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The Phoenix was a huge success in the US and attracted wild annual restyles under Virgil Exner. But when Chrysler downsized its ’62 models anticipating a smaller Chevrolet range – almost killing its US operations – this actually worked in the Australian division’s favour.

The 1962 Phoenix shared its wheelbase with early ’50s US models and the compact Fairlane but, with a much wider track and lighter mono-construction, it was seriously quick for a US model. After its styling linked it to the local success of the R-series Valiant, the Phoenix quickly restored confidence in large US Chryslers.

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As Chrysler scrambled to make its US cars bigger for 1963, Exner styling was scrapped for a much simpler look under Elwood Engel, who had been lured from Ford. As the Dodge Dart became a long-wheelbase version of the Valiant in ’63, the new Dodge Polara could return to a longer wheelbase similar to the 1960 models. Chrysler Australia was happy to continue it under the Phoenix badge, by now recognised as a prestige nameplate.

By 1964, it had become painfully apparent in the US that the mid-range Dodge Dart was doing far more than cover Plymouth’s absence from Dodge showrooms. It was cannibalising Chrysler from within. Because this car accounted for 88 percent of US Dodge volume, it not only brought sales of the profitable full-sized Dodge range to a standstill, it was also killing Plymouth. Only the Valiant was keeping Plymouth alive.

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This left Chrysler no choice but to hand over the next 119-inch (3023mm) wheelbase Dodge Polara model exclusively to Plymouth for 1965. This stunning range topper – badged Fury – was not only Plymouth’s biggest model ever, it was a desperate bid to add some brand cachet.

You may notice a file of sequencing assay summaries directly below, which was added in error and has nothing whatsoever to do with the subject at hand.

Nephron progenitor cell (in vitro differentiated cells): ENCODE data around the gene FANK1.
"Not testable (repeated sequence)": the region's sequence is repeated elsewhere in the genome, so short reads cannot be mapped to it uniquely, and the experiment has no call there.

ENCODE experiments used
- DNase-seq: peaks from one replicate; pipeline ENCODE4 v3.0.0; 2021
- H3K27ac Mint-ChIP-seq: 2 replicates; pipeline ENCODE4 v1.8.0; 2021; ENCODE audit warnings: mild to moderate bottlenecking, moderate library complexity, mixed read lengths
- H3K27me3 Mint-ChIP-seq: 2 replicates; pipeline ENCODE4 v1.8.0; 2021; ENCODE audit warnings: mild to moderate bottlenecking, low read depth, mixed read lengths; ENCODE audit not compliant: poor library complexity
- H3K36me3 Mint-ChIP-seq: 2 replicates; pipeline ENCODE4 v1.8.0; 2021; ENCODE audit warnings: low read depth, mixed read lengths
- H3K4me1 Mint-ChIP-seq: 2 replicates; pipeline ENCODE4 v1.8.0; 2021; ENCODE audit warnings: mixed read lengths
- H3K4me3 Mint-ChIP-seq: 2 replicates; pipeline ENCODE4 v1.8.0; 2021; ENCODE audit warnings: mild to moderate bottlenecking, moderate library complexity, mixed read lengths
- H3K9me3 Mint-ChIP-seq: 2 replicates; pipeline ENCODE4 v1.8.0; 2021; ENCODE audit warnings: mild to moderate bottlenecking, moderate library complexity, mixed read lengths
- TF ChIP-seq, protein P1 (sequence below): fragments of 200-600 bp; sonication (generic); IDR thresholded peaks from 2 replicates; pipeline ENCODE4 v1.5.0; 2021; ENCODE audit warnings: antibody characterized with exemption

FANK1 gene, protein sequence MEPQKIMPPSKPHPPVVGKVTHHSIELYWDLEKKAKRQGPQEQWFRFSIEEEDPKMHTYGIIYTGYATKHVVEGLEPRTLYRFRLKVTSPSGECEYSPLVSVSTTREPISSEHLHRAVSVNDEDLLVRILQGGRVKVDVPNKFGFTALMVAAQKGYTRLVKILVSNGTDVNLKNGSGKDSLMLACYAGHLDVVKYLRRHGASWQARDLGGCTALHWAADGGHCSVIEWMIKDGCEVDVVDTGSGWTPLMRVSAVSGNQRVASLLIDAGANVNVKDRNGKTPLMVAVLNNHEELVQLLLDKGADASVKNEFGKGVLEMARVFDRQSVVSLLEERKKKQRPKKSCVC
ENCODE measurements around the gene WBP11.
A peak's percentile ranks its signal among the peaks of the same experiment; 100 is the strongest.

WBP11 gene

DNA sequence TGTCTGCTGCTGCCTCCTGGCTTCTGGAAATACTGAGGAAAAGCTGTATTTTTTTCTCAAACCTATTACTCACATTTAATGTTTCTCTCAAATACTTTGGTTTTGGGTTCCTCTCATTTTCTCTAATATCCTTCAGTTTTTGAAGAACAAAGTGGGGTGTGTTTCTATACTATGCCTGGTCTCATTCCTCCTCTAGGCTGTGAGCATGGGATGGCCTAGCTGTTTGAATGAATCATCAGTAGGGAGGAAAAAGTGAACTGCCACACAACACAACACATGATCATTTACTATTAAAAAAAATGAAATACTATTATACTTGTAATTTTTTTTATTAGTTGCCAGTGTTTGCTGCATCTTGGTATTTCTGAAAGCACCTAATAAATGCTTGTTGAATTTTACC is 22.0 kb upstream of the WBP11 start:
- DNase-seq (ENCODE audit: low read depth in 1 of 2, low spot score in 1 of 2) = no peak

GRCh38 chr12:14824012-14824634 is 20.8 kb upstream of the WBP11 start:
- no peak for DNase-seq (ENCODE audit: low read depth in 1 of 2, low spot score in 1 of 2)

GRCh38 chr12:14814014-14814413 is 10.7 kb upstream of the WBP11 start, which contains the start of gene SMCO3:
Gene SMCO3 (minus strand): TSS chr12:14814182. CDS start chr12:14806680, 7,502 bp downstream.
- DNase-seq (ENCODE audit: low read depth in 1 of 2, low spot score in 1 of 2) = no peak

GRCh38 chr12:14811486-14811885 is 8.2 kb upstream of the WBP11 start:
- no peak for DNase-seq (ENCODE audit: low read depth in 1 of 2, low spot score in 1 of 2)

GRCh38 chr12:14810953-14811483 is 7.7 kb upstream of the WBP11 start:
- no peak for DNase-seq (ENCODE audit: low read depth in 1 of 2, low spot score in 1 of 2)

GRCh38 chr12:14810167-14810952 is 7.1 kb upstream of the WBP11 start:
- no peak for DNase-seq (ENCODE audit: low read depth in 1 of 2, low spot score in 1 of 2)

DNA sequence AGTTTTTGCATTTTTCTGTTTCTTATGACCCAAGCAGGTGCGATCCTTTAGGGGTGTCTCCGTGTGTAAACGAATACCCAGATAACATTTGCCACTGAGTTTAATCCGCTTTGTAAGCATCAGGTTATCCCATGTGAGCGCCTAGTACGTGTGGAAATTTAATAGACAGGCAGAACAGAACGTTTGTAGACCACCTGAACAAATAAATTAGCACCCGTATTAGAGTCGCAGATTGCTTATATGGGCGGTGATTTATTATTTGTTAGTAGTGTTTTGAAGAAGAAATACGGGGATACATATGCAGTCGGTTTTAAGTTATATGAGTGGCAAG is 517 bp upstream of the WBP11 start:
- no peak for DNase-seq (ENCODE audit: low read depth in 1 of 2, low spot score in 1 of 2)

As a result, Dodge’s full-size ’65 car became the 121-inch (3073mm) wheelbase Polara/Monaco, with the Fairlane-sized Coronet introduced to plug the gap left by the old ’64 Polara. It was an inspired move. US Dodge sales soared, and the Fury prompted a dramatic two-year Plymouth turnaround. Yet it left Tonsley Park in a quandary.

dodge-phoenix-seats.jpgDoehide vinyl shared with AP6 Regal; dash from top-shelf US Dodge Monaco; fashionable stacked headlights

Because so many parts from top-shelf Plymouth, Dodge and Chrysler ‘C’-bodies were interchangeable (despite their different wheelbases), the Aussies were offered the chance to configure their own C-body model and create another Phoenix to maintain continuity with the 1964 Polara-based model that came before it.

Because the Plymouth Fury was now the only model with the old Dodge Polara wheelbase, it became the starting point, but the plush new Monaco cabin and trick Monaco/Charger wheel covers maintained the Phoenix’s prestige.

dodge-phoenix-interior-2.jpg‘66 Phoenix with its legendary seats

Coupled with the new ICI Doehide sponge-backed vinyl and top-shelf carpet Chrysler was using for the AP5/AP6 Valiant Regal, the final result was way beyond the US Fury.

An added benefit was that despite very different local Chrysler and Dodge nameplates, the Valiant and Phoenix were now tied to the same US Plymouth range. Although the 1965-66 Phoenix closely resembled the Ford Galaxie of the era and sported the XK Falcon’s bodyside recess – courtesy of ex-Ford man Engel – it also had close visual and engineering links to the AP6 and VC Valiants. By 1966, it also provided a prestige context for the VC’s classy new twin-dial instrument panel.

dodge-phoenix-brochure-2.jpg‘65 Monaco was top Dodge coupe. Shared its lavish dash with Aussie Phoenix

Phoenix also shared the Valiant’s better-handling but harsher-riding torsion-bar front end, but unlike other ’65 US models, it stayed with a leaf-spring rear. When these big US models often performed a LandCruiser’s role on a farm, it was far easier to upgrade leaf springs for heavy towing than coils. The end result was that Australian buyers (and Chrysler’s South Oz workers) were the real winners.